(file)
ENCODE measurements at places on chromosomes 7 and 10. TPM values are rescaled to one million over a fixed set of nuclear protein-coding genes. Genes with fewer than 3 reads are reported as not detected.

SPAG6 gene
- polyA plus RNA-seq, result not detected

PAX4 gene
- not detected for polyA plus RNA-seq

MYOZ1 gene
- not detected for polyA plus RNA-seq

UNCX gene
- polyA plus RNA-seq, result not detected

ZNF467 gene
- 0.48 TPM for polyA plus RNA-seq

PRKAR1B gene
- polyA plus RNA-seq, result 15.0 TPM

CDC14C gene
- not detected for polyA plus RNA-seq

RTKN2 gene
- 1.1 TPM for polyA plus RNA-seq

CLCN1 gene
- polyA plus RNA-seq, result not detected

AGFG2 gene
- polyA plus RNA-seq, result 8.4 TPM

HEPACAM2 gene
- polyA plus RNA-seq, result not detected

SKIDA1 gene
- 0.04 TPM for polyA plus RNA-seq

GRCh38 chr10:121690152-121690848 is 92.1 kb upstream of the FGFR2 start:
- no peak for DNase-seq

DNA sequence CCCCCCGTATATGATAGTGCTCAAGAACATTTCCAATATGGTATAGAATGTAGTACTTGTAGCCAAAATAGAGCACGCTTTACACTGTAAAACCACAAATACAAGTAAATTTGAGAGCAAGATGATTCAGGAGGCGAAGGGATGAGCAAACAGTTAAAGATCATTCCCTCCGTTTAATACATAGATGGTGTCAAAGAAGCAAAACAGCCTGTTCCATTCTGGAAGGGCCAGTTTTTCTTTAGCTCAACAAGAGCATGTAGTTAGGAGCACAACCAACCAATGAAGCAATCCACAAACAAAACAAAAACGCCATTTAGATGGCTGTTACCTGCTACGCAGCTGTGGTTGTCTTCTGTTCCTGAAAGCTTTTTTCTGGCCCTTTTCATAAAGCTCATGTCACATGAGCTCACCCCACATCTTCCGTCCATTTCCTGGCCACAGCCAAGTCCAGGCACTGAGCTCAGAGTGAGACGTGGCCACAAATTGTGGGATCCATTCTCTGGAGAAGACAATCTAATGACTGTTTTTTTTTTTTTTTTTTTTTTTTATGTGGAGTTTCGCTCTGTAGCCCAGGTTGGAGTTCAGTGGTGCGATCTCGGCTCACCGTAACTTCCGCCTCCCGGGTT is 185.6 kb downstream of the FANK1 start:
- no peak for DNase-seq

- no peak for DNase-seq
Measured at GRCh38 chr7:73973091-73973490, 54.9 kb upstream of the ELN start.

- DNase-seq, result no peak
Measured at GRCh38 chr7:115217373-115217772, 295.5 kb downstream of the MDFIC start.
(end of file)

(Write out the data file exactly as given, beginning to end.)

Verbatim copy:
ENCODE measurements at places on chromosomes 7 and 10. TPM values are rescaled to one million over a fixed set of nuclear protein-coding genes. Genes with fewer than 3 reads are reported as not detected.

SPAG6 gene
- polyA plus RNA-seq, result not detected

PAX4 gene
- not detected for polyA plus RNA-seq

MYOZ1 gene
- not detected for polyA plus RNA-seq

UNCX gene
- polyA plus RNA-seq, result not detected

ZNF467 gene
- 0.48 TPM for polyA plus RNA-seq

PRKAR1B gene
- polyA plus RNA-seq, result 15.0 TPM

CDC14C gene
- not detected for polyA plus RNA-seq

RTKN2 gene
- 1.1 TPM for polyA plus RNA-seq

CLCN1 gene
- polyA plus RNA-seq, result not detected

AGFG2 gene
- polyA plus RNA-seq, result 8.4 TPM

HEPACAM2 gene
- polyA plus RNA-seq, result not detected

SKIDA1 gene
- 0.04 TPM for polyA plus RNA-seq

GRCh38 chr10:121690152-121690848 is 92.1 kb upstream of the FGFR2 start:
- no peak for DNase-seq

DNA sequence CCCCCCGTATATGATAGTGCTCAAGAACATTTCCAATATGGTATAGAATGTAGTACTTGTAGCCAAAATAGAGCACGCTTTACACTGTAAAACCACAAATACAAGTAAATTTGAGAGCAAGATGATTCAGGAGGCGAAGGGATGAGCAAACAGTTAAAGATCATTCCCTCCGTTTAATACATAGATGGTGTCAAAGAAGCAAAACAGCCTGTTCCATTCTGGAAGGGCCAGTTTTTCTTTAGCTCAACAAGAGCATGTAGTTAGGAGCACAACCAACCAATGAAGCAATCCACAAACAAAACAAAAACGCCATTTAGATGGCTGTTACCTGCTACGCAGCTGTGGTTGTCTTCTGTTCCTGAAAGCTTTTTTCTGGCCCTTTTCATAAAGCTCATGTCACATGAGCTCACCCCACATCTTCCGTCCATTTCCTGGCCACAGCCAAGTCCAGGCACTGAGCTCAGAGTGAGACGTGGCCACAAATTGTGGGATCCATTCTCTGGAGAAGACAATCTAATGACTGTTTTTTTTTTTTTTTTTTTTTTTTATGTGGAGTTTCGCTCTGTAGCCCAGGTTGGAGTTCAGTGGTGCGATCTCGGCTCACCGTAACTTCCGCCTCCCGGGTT is 185.6 kb downstream of the FANK1 start:
- no peak for DNase-seq

- no peak for DNase-seq
Measured at GRCh38 chr7:73973091-73973490, 54.9 kb upstream of the ELN start.

- DNase-seq, result no peak
Measured at GRCh38 chr7:115217373-115217772, 295.5 kb downstream of the MDFIC start.